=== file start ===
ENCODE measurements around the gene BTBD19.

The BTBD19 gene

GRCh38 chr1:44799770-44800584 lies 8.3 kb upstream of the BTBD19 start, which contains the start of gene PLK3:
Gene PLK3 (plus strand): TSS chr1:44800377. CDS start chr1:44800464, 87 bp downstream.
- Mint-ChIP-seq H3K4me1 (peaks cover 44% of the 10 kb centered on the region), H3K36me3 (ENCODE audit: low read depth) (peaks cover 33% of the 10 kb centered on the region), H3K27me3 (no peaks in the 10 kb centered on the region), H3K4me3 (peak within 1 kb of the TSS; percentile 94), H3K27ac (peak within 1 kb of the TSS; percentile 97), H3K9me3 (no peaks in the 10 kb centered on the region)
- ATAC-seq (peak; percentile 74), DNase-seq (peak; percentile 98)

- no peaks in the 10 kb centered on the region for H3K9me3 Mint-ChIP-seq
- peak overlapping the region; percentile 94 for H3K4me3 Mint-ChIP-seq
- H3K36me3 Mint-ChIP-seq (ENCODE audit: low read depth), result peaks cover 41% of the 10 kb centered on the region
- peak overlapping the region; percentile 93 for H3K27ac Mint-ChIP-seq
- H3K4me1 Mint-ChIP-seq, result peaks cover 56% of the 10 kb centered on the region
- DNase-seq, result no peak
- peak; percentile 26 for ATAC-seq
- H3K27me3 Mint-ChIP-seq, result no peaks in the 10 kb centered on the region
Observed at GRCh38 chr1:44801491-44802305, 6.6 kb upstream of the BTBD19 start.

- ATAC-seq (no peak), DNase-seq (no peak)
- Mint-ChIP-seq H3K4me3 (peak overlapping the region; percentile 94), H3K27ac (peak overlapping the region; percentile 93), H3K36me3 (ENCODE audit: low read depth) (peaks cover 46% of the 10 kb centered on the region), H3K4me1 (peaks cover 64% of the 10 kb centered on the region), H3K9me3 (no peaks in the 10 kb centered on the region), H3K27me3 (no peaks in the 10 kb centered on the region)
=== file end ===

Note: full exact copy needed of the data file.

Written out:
ENCODE measurements around the gene BTBD19.

The BTBD19 gene

GRCh38 chr1:44799770-44800584 lies 8.3 kb upstream of the BTBD19 start, which contains the start of gene PLK3:
Gene PLK3 (plus strand): TSS chr1:44800377. CDS start chr1:44800464, 87 bp downstream.
- Mint-ChIP-seq H3K4me1 (peaks cover 44% of the 10 kb centered on the region), H3K36me3 (ENCODE audit: low read depth) (peaks cover 33% of the 10 kb centered on the region), H3K27me3 (no peaks in the 10 kb centered on the region), H3K4me3 (peak within 1 kb of the TSS; percentile 94), H3K27ac (peak within 1 kb of the TSS; percentile 97), H3K9me3 (no peaks in the 10 kb centered on the region)
- ATAC-seq (peak; percentile 74), DNase-seq (peak; percentile 98)

- no peaks in the 10 kb centered on the region for H3K9me3 Mint-ChIP-seq
- peak overlapping the region; percentile 94 for H3K4me3 Mint-ChIP-seq
- H3K36me3 Mint-ChIP-seq (ENCODE audit: low read depth), result peaks cover 41% of the 10 kb centered on the region
- peak overlapping the region; percentile 93 for H3K27ac Mint-ChIP-seq
- H3K4me1 Mint-ChIP-seq, result peaks cover 56% of the 10 kb centered on the region
- DNase-seq, result no peak
- peak; percentile 26 for ATAC-seq
- H3K27me3 Mint-ChIP-seq, result no peaks in the 10 kb centered on the region
Observed at GRCh38 chr1:44801491-44802305, 6.6 kb upstream of the BTBD19 start.

- ATAC-seq (no peak), DNase-seq (no peak)
- Mint-ChIP-seq H3K4me3 (peak overlapping the region; percentile 94), H3K27ac (peak overlapping the region; percentile 93), H3K36me3 (ENCODE audit: low read depth) (peaks cover 46% of the 10 kb centered on the region), H3K4me1 (peaks cover 64% of the 10 kb centered on the region), H3K9me3 (no peaks in the 10 kb centered on the region), H3K27me3 (no peaks in the 10 kb centered on the region)